Apple’s iPad is projected to account for 73.4% of worldwide media tablet sales in 2011, down from 83% share in 2010, says respected research company Gartner.
But beyond Apple’s platform, known as iOS, and Android’s operating system, Gartner does not expect any other platforms to secure more than a five percent share of the tablet market in 2011.
“We expect Apple to maintain a market share lead throughout our forecast period by commanding more than 50% of the market until 2014,” says Carolina Milanesi, research vice president at Gartner.
“This is because Apple delivers a superior and unified user experience across its hardware, software and services. Unless competitors can respond with a similar approach, challenges to Apple’s position will be minimal.
“Apple had the foresight to create this market and in doing that planned for it as far as component supplies such as memory and screen. This allowed Apple to bring the iPad out at a very competitive price and no compromise in experience among the different models that offer storage and connectivity options.”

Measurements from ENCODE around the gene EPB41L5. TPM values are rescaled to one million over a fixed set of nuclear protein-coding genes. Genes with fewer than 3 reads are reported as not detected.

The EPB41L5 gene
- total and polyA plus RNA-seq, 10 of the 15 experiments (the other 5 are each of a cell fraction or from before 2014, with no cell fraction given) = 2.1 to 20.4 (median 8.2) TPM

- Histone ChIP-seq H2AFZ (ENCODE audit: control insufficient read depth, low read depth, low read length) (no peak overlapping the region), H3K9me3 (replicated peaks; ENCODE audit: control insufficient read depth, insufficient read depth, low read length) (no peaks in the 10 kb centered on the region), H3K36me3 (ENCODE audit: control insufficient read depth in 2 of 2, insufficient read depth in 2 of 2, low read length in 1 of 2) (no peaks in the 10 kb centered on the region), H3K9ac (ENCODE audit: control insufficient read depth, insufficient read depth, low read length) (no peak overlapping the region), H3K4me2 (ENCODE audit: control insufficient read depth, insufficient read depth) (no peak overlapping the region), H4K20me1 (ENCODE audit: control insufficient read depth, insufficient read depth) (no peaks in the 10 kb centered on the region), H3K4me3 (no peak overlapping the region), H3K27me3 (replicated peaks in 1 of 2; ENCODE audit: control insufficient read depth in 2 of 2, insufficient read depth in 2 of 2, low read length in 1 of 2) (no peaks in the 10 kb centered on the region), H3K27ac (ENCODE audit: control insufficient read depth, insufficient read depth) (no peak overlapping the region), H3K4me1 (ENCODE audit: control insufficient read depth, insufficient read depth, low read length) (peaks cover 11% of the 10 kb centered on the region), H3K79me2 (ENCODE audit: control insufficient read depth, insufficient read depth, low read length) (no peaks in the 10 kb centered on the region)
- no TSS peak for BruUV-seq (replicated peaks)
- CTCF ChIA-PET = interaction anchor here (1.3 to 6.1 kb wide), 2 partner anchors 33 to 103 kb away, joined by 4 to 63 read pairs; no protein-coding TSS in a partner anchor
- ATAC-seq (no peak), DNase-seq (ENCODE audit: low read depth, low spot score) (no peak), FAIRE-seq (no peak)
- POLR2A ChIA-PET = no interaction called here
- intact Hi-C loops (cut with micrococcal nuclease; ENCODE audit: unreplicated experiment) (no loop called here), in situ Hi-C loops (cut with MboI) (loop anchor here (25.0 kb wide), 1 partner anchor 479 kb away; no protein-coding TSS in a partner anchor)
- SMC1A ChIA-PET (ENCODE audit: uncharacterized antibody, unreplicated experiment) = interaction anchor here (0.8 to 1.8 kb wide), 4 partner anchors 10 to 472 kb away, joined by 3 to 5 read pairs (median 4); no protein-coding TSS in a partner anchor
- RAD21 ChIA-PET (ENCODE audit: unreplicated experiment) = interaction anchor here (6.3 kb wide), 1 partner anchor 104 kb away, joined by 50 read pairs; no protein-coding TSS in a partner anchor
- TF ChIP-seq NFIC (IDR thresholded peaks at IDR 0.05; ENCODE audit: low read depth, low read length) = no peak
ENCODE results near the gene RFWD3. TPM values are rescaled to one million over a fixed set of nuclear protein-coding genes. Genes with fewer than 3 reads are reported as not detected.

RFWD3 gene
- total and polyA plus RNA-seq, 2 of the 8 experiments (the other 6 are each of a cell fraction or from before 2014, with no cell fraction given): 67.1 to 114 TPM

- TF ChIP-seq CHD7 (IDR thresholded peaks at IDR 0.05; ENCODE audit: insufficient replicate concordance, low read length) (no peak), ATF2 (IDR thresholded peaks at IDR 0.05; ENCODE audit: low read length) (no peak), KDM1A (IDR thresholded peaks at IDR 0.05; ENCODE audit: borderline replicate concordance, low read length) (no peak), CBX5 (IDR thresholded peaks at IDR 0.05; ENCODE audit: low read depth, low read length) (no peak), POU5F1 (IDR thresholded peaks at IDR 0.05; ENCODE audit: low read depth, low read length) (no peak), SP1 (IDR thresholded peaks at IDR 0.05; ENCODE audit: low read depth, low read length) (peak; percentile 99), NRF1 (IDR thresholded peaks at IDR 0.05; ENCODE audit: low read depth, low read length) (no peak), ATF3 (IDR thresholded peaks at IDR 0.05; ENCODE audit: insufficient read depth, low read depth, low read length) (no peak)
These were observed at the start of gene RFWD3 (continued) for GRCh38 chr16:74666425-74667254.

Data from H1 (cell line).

Outside of Apple’s iPad, only Android tablets, such as Galaxy Tabs, are expected to make any dent in the market, possibly claiming five percent by the end of 2011. With worldwide tablet sales expected to reach more than 63.6-million by the end of 2011 and 326.3-million by the end of 2015, the market for tablets is booming.
“So far, Android’s appeal in the tablet market has been constrained by high prices, weak user interface and limited tablet applications. Google will address the fragmentation of Android across smartphone and tablet form factors within the next Android release, known as ‘Ice Cream Sandwich,’ which we expect to see in the fourth quarter of 2011,” says Milanesi.
“Android can count on strong support from key OEMs, has a sizeable developer community, and its smartphones application ecosystem is second only to Apple’s.”
Roberta Cozza, principal analyst at Gartner notes that most of Apple’s competitors are struggling to meet the the Cupertino-based company’s prices without considerably sacrificing margins.
“Screen quality and processing power are the two hardware features that vendors cannot afford to compromise on. They should consider everything else ‘nice to have,’ rather than essential, in order to keep bills-of-materials costs competitive with those of the iPad,” he says.
The full report can downloaded (for a steep price) here.